For example, there are plenty of people who judge the economic situation of black America on the surface, and think that African-Americans are materialistic and in debt and manage money poorly. These are stereotypes that you hear, but in fact if you understand the history of our existence in this country, you see that many of these things are systematic, inherited, and passed down. There’s a song called “Built by Pictures” that explains that. The idea of the American Dream for black America was one built by pictures of looking at the idea of what America was supposed to be, without actually having the tools to do it successfully. So it might look right on the outside, but is fundamentally flawed. This song is encouraging people to look past that surface judgment.
Can you unpack the title of “NNGE”—Never Not Getting Enough? What does that phrase mean to you?
As a minority in America, I’m used to adversity. I’m used to invisible walls and obstacles. That’s one thing that I really appreciate about the black American community: its resilience. No matter what is thrown at it, we will never settle and not get what we’re after. As a Muslim, as a Sudanese American, as an underground hip hop artist, there are so many things that would detain me from pursuing my dreams. Getting stopped for random checks at airports, they’re not gonna stop me from getting on a flight and going on a world tour. Or the color of my skin discouraging banks from loaning me money to purchase a house will not discourage me from being a homeowner. It’s a policy now that no matter what is thrown at me, to never settle for it.
There’s also a line in the song, “Well let me show you how to persevere,” which speaks to that pretty clearly. Is it fair to say you’re an example of getting past these kinds of identity obstacles?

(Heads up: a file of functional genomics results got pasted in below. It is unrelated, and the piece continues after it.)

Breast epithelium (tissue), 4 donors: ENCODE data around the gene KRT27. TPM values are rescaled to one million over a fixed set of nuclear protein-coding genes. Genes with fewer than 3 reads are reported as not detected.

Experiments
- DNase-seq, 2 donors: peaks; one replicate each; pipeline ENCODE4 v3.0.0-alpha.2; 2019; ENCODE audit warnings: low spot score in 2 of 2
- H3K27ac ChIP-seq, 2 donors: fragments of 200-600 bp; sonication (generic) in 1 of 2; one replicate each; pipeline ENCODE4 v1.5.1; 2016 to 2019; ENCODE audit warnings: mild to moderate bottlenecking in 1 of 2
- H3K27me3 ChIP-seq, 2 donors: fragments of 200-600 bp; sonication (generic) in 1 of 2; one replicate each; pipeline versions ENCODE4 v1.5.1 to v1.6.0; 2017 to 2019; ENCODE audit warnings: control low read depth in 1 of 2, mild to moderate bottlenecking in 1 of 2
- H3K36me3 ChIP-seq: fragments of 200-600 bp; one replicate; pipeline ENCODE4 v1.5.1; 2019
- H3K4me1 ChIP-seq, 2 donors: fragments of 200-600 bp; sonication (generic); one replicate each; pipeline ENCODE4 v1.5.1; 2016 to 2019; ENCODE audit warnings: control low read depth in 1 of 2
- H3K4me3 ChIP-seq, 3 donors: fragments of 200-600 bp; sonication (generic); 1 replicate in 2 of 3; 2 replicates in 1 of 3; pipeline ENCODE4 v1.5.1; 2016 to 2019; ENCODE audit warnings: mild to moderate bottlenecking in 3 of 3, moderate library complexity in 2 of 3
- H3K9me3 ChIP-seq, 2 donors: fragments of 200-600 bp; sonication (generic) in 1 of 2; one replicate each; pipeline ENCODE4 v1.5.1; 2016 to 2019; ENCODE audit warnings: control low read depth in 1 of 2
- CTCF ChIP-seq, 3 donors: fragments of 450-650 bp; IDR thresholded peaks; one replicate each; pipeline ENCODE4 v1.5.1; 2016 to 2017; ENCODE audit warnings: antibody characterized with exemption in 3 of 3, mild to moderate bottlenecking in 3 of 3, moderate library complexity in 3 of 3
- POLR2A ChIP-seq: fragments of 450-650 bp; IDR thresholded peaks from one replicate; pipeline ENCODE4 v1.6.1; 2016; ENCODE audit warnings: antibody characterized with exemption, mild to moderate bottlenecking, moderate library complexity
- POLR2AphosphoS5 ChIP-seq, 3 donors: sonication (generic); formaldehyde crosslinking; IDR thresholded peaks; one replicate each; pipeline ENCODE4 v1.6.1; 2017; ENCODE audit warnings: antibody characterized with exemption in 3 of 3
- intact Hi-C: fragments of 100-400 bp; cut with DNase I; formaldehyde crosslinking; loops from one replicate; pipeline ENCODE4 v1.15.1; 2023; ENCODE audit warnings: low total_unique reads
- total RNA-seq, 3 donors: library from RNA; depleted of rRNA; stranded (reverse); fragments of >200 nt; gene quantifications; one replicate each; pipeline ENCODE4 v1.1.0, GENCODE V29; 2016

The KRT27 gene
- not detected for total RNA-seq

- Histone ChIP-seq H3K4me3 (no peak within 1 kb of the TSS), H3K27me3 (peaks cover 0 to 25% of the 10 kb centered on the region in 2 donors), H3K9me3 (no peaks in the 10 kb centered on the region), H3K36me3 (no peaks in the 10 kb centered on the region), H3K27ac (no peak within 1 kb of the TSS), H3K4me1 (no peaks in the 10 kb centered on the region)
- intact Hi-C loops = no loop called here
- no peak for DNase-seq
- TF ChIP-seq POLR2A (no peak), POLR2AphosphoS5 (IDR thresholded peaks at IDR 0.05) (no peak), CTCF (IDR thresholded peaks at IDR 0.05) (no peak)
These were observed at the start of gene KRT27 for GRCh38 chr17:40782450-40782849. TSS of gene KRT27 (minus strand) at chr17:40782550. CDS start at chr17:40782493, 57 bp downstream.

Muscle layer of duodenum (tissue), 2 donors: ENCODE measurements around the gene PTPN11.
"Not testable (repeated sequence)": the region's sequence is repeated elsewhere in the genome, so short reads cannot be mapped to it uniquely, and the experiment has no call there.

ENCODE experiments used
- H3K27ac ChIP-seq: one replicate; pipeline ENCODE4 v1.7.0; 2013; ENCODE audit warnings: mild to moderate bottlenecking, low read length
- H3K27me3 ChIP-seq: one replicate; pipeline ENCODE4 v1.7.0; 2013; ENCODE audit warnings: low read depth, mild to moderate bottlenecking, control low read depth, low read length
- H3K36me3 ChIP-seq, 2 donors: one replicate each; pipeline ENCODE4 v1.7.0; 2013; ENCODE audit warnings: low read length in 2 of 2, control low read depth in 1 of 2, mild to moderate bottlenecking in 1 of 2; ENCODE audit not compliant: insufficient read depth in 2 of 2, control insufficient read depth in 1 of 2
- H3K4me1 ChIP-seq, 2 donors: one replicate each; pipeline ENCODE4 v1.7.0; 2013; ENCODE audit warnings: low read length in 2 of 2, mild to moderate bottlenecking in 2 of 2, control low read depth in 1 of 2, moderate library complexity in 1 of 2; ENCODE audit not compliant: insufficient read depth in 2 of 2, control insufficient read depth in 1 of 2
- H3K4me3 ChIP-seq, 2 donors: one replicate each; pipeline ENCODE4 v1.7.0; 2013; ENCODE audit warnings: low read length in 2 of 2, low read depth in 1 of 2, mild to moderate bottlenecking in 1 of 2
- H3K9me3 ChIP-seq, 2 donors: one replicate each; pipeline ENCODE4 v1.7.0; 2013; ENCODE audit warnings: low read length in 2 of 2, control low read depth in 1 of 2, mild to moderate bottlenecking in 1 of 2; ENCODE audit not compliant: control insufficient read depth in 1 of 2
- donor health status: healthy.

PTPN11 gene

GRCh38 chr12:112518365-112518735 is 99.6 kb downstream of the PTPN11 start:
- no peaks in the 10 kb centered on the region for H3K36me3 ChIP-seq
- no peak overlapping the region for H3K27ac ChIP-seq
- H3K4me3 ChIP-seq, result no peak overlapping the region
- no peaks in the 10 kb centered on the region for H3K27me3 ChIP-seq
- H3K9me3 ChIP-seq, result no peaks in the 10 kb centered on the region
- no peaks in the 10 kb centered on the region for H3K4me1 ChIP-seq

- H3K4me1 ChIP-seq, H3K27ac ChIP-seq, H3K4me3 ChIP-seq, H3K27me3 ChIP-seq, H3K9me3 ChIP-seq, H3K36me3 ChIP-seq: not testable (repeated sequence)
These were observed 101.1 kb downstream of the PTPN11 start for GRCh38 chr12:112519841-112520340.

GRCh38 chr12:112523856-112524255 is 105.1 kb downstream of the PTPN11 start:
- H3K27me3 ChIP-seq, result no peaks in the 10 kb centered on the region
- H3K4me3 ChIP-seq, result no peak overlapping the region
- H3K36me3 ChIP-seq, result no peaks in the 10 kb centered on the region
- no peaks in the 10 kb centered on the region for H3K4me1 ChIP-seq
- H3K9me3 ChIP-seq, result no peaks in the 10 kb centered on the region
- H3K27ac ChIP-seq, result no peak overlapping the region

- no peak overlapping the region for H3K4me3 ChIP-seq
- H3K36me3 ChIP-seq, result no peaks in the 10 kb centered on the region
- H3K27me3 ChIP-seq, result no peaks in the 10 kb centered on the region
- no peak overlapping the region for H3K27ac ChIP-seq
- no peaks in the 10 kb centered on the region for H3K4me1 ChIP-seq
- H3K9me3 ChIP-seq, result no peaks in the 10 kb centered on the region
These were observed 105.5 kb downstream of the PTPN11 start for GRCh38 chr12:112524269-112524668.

Absolutely. There’s a really funny Saturday Night Live skit with Chris Rock and Dave Chappelle where they’re watching Trump win, and their white friends in the room can’t believe it. Chris Rock and Dave Chappelle are looking at them like, “You guys didn’t know this was already the case?” We’re living in an America where all the warnings and complaints black America had are actually being acknowledged by everyone, which I think is a great thing. We’re all unifying in our concerns for our nation. We’re very accustomed to getting past it, and not having things stop us from getting what we want. That’s something that black America has lived with from the beginning.
What about this music video for “NNGE”—where was it shot? What’s the backstory?
On the music side [of “NNGE”], it’s inspired by a local form in Washington, D.C. called go-go. Go-go is based around live instrumentation, specifically drums and congos. It was invented by Chuck Brown; he’s a native of Washington, D.C. and had a funk band called Chuck Brown and the Soul Searchers in the ’70s. It’s almost completely stayed in the District of Columbia and the surrounding areas, and has never really broken out to the rest of the country.
So myself and the artist featured on it, Toine, we’re from the exact same neighborhood. As an ode to the sound of the music, we shot the video in Prince George’s County where we were from. If you’re from the area, you’ll recognize many of the landmarks, down to the food that we’re eating in the back of the car—classic afterparty meals.
It’s a lot of references musically and visually to the place that birthed us and raised us. It’s also the home of our nation’s capital, the home of our politics. So the lyrics tackle the political climate in Washington D.C. right now and the rest of the country, and the instrumentation is an ode to the local music that comes from that same city.
Is there a story behind your name, Oddisee? How did you come up with that?
I think in fifth grade I read The Odyssey and The Iliad by Homer. Odyssey means “journey” in Greek. I had a vivid imagination as a kid and always wanted to go on different journeys in my mind. When I decided to take hip hop seriously and had to give myself a name, from a very young age I wanted my music to take people on journeys. The spelling obviously changed for search engine purposes.